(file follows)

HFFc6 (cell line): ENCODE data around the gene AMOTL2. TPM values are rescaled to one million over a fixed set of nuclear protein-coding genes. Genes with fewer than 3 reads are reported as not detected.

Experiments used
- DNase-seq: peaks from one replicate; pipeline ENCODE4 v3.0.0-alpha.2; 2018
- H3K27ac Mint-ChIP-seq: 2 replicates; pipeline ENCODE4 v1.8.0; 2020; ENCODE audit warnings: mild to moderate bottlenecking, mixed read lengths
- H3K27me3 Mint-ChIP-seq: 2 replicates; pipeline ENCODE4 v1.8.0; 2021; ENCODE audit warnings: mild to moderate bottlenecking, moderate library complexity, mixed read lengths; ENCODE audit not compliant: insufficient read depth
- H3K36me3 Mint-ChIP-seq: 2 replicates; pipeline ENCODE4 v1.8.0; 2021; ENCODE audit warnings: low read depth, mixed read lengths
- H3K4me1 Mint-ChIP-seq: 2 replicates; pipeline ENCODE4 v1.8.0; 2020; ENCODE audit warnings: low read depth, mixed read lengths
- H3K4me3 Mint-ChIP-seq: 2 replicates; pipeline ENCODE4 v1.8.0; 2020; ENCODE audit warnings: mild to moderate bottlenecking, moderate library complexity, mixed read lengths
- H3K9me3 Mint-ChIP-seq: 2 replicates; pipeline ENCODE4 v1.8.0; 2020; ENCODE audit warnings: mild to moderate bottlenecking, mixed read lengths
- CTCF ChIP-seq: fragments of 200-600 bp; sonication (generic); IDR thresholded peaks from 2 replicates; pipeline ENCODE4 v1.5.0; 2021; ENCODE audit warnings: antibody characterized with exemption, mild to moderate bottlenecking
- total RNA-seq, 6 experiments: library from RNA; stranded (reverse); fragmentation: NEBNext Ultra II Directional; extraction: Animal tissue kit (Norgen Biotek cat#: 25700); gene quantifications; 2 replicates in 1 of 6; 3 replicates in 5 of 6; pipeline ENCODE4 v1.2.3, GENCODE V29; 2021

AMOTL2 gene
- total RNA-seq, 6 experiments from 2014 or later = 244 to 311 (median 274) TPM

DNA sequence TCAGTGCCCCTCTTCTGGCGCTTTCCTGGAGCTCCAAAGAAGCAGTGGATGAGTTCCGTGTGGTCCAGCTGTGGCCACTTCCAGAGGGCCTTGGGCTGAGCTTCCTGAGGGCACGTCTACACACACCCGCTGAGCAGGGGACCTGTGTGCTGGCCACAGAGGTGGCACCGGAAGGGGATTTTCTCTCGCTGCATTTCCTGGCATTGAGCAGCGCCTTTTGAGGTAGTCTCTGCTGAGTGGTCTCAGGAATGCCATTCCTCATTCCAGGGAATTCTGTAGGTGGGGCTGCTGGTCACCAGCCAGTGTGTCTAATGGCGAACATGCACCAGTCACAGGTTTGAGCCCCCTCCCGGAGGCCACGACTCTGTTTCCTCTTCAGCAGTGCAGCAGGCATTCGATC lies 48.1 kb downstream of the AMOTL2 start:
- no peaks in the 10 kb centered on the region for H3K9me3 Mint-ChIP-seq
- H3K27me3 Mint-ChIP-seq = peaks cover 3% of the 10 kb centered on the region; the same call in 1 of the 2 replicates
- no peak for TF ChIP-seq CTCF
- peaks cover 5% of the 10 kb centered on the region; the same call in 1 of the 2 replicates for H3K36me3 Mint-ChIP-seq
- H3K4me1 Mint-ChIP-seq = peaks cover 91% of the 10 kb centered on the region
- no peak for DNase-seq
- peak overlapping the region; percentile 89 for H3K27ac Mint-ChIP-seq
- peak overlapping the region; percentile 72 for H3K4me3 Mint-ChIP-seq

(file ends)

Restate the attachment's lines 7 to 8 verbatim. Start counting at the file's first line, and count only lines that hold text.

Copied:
- H3K4me1 Mint-ChIP-seq: 2 replicates; pipeline ENCODE4 v1.8.0; 2020; ENCODE audit warnings: low read depth, mixed read lengths
- H3K4me3 Mint-ChIP-seq: 2 replicates; pipeline ENCODE4 v1.8.0; 2020; ENCODE audit warnings: mild to moderate bottlenecking, moderate library complexity, mixed read lengths